This Weekend: The Mustard Seed Film Festival

The celebration of South Asian cinema offers movies rarely seen outside their countries of origin.

Bhuban Majhi screens on Sunday.

Many of the films in this year’s Mustard Seed Film Festival (Friday-Sunday, August 18-20) aren’t just making their Philly debut, they’re getting their first screenings for international audiences. Some of these movies were filmed places many Americans never get to see — India, Pakistan, Bhutan, Nepal — while others offer views informed by the diaspora.

The films will be screened at venues all over town including Lightbox Film Center, Twelve Gates Arts and, on Friday, in a tunnel beneath the Reading Viaduct. Below are a few trailers that caught my eye. Click here for the full Mustard Seed lineup.


Friday, August 18

Is It Too Much To Ask? @ Asian Arts Initiative/Reading Viaduct Tunnel
In Leena Manimekalai’s short documentary, two transgender women face discrimination and heartbreak while struggling to rent an apartment in Chennai.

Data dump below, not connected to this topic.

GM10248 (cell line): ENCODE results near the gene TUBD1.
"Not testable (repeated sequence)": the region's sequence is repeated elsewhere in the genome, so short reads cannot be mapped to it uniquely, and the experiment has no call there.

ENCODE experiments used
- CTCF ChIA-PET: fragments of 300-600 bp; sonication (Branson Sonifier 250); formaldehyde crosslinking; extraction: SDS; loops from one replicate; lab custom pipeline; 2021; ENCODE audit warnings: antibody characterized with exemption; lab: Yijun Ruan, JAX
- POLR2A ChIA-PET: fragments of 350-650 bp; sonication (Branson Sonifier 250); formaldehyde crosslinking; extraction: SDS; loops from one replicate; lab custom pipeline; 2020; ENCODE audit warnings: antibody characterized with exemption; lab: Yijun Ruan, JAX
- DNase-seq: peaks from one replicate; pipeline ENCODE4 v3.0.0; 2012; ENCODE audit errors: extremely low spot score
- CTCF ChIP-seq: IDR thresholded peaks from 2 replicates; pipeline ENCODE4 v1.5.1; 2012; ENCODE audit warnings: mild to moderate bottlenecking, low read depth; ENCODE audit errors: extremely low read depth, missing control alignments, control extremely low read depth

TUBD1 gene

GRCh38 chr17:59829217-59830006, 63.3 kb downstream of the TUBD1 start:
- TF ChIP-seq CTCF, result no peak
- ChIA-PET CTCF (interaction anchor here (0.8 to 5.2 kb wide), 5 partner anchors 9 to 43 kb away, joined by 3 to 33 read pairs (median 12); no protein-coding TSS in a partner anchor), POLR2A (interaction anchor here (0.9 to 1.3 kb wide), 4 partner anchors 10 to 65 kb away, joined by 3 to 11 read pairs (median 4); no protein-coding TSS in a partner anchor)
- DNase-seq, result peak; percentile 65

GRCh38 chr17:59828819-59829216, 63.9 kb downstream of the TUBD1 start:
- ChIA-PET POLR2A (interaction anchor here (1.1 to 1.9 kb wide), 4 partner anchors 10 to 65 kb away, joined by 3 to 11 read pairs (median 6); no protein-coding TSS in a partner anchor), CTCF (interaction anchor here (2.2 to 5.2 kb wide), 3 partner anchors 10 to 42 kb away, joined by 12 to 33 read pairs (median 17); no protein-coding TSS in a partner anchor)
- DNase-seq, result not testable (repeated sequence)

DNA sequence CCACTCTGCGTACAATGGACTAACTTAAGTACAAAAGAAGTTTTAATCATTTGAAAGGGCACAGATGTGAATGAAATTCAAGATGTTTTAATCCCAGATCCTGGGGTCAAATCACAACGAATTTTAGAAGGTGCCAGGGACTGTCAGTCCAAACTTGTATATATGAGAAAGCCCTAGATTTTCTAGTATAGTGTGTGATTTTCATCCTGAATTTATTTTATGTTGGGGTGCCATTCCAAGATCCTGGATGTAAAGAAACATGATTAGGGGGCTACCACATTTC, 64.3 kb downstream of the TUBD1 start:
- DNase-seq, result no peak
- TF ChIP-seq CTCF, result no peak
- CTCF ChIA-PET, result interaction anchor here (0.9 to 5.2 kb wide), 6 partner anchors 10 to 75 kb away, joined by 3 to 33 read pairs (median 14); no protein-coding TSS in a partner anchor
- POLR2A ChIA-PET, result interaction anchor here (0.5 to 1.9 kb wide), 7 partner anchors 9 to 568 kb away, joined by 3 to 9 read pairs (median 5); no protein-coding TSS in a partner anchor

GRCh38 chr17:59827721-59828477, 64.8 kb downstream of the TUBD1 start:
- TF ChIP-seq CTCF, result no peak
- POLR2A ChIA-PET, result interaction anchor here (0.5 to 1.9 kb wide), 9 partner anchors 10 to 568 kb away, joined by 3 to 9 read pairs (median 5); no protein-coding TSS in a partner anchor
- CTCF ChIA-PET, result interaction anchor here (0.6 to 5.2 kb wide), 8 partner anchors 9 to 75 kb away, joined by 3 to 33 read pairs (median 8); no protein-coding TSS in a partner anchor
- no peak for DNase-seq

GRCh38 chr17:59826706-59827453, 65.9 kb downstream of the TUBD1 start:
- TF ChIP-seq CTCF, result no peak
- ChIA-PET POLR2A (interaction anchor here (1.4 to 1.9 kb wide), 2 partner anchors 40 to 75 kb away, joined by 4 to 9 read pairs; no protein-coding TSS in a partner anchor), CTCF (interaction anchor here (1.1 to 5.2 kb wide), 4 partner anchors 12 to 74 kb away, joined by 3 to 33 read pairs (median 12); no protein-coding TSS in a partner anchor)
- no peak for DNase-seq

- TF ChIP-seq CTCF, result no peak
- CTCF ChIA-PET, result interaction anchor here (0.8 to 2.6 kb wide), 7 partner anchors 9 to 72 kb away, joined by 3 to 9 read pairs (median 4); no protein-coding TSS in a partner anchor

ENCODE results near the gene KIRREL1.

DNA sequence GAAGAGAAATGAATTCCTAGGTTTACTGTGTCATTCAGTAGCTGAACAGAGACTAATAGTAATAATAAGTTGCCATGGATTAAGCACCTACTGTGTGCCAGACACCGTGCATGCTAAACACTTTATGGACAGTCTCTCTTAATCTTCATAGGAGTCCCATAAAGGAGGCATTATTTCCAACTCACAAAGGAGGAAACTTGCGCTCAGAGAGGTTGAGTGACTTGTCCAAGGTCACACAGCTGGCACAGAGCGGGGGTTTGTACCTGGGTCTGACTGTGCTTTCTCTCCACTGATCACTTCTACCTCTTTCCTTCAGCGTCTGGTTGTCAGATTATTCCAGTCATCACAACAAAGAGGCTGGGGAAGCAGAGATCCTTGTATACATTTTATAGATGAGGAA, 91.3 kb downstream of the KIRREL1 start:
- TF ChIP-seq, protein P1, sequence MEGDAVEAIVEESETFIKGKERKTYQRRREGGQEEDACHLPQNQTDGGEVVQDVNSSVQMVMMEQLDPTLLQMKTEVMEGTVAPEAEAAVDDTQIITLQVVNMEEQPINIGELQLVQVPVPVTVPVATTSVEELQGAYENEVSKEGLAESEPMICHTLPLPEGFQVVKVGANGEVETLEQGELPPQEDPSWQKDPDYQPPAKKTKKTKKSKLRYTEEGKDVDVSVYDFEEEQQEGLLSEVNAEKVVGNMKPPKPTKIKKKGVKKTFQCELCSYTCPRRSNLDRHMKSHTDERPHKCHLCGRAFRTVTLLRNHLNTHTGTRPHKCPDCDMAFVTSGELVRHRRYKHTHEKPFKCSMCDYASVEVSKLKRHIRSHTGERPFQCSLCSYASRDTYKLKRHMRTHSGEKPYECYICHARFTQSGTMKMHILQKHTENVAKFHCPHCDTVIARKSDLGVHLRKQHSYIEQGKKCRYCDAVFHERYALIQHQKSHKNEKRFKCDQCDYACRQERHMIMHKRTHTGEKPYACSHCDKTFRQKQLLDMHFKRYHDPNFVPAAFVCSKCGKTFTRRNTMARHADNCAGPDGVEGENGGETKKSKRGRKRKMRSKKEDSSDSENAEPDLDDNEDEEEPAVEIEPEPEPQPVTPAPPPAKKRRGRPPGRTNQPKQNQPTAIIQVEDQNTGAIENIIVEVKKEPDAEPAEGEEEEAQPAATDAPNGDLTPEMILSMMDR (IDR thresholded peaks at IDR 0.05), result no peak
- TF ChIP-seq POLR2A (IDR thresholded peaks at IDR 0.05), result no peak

Abu/Father @ Asian Arts Initiative/Reading Viaduct Tunnel
Arshad Khan explores the politics and traditions that put his homosexuality at odds with his family in Pakistan.


Saturday, August 19

Desh Khojdai Janda/In Search of a Nation @ Twelve Gates Arts
Prakash Angdembe’s narrative feature about refugees from Bhutan was shot in a refugee camp in Nepal.

Fuck Me Or Destroy Me @ Twelve Gates Arts
I couldn’t find a trailer for Aisha Mirza’s experimental short about Harnaam Kaur aka The Bearded Dame dealing with western body hair norms and the white gaze, but it sounds interesting. Following the film, Mirza leads an open conversation called “On Being Mad Brown & Hairy.”

Arifa @ Lightbox Film Center
Saturday night at Lightbox (aka UPenn’s International House) is dedicated to women storytellers. Sadia Saeed’s comedy/drama follows a woman dealing with love, life and family in London.


Sunday, August 20

Bhuban Majhi @ Williams Street Commons
A journalist investigates a spiritual man and his role in the Bangladesh Liberation War in Fakhrul Khan’s gorgeous narrative feature.

Killa/The Fort @ Asian Arts Initiative
The festival ends with Avinash Arun’s coming of age story about a young boy moving to a new town in India with his widowed mother. Hollywood Reporter called it “outstanding” and I believe them.